Plant health controls

Plant health controls, imports and exports, certification schemes, plant passporting and listed quarantine plant pests.

There are many pests and diseases that can seriously damage crops and plants in the UK. To protect plant health, the Department for Environment, Food and Rural Affairs (Defra) sets policy and enforces controls and restrictions on the import, movement and keeping of certain plants, plant pests and other materials such as soil.

The Plant Health and Seeds Inspectorate (PHSI) is part of the Animal and Plant Health Agency (APHA) and implements and enforces plant health policy in England, and in Wales on behalf of the Welsh Government. If you want to grow, import, export or move certain plants or plant material, you will need to use the PHSI’s services.

Current plant health issues

Latest issues related to protecting plant health and the trade of plants, fruit, vegetables or plant material can be found on the pests and diseases page on the UK Plant Health Information Portal.


Plant health legislation controls the import and movement of certain plants, seeds and organic matter - such as soil - and certain plant products, including fruit, potatoes, vegetables, cut flowers, foliage and grain.

Controls are different depending on the species - and whether or not they are classified as quarantine organisms - but could include the need for classification, a phytosanitary certificate, a plant passport and/or inspection requirements.

There are two main elements of plant health control relevant to growers and crop farmers:

  • protection against quarantine organisms - measures to prevent the introduction and spread of harmful plant pests and diseases which are not established in Great Britain
  • certification - ensures that high-quality planting material which is free from specific pests and diseases is available to growers

If you find or suspect a quarantine organism, you must contact your local PHSI office immediately.

You should also check the UK Plant Health Information Portal for current issues related to plant health and the trade of plants, fruit, vegetables or plant material.


Some plants or plant products which host or can carry plant pests are prohibited from entering Great Britain while others must meet certain requirements and be accompanied by a phytosanitary certificate.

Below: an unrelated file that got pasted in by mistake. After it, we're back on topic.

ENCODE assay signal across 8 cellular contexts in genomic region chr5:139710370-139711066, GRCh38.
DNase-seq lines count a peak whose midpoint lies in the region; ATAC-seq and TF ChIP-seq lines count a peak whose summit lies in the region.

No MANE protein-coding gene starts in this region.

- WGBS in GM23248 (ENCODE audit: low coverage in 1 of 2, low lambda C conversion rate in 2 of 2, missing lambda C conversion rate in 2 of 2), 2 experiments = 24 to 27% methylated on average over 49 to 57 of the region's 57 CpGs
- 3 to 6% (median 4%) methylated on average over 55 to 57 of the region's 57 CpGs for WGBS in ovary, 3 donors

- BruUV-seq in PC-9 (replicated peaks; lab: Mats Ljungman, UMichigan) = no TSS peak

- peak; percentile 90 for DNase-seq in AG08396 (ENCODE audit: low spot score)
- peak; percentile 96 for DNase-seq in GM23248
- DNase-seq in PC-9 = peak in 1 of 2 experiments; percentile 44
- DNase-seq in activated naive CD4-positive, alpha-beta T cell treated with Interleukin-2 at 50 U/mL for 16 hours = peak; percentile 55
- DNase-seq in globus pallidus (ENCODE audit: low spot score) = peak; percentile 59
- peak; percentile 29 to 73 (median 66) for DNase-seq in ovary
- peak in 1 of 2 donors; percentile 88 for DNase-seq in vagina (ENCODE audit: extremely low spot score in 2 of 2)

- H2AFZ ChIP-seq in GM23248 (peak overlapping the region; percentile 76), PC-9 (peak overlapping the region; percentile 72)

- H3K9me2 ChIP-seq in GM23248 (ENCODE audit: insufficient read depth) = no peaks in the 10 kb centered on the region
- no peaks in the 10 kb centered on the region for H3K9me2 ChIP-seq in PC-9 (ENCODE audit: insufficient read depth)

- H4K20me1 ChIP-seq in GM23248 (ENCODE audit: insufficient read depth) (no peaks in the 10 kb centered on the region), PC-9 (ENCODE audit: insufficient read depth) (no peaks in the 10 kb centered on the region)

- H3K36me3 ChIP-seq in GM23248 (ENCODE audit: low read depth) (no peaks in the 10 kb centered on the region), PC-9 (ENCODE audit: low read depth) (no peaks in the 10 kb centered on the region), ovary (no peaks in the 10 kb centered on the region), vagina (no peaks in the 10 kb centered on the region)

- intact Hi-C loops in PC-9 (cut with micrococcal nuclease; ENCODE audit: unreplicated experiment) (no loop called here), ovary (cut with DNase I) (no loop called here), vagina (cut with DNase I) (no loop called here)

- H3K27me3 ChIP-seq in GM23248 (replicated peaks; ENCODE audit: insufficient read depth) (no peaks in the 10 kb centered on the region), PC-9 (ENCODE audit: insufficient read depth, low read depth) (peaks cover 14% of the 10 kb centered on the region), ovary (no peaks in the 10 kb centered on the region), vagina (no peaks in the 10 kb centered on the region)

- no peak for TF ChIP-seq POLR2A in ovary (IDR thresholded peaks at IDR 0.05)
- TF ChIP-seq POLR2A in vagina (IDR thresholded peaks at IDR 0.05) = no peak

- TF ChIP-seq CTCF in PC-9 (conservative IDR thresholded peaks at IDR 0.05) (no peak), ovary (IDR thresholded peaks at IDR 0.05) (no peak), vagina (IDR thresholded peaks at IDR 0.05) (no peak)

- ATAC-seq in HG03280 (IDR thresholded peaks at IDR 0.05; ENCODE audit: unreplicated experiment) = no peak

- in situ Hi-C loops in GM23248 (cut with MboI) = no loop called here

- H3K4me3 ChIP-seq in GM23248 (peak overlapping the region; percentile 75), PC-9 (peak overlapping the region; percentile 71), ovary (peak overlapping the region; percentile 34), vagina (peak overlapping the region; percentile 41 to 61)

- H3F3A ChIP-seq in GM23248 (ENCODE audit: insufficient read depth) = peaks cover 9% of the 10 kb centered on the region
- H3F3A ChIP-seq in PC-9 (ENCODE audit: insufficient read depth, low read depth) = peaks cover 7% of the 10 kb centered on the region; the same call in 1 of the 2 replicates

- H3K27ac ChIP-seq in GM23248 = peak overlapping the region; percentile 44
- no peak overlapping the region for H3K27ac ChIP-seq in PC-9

Importers must check if a plant or plant product requires phytosanitary certification to be allowed entry into Great Britain.

Read guidance on how to import plants and plant products from non-EU countries.

Import plants and plant products from the EU

Great Britain is no longer part of the EU Plant Passport Regime.

The majority of plants and plant products entering Great Britain from the EU are now subject to plant health controls, such as certification requirements.

Consignments of some controlled commodities being imported from the EU must be accompanied by a phytosanitary certificate issued in the country of export instead of an EU plant passport.

Just as for imports from non-EU countries, importers must check if a plant or plant product requires phytosanitary certification to be allowed entry into Great Britain. You must also register with the relevant competent authority before importing any controlled plants or plant products.

Read the guidance on how to import plants and plant products from the EU.


The PHSI provides a range of chargeable services to help you export plants, plant products, fruit and vegetables, seeds, soil or agricultural machinery to countries outside Great Britain. All material must satisfy the plant health requirements of the importing country.

To get a phytosanitary certificate, your plants must be inspected. Read the guidance on exporting plants from Great Britain and Northern Ireland.

Requirements for forestry and wood are covered by Plant Health (Forestry) legislation. For more information about this, read Forestry Commission advice how to export wood and timber products.

Quarantine pests

Requirements on quarantine pests and diseases are one of the two key elements of plant health control, along with certification.

Quarantine measures help to keep foreign pests out of areas where they could damage crops, trees, wild plants and ecosystems. Under plant health legislation a number of plant pests and diseases are classified as quarantine organisms and are therefore subject to statutory control.

For further information about pests and diseases, see the Plant Health Portal.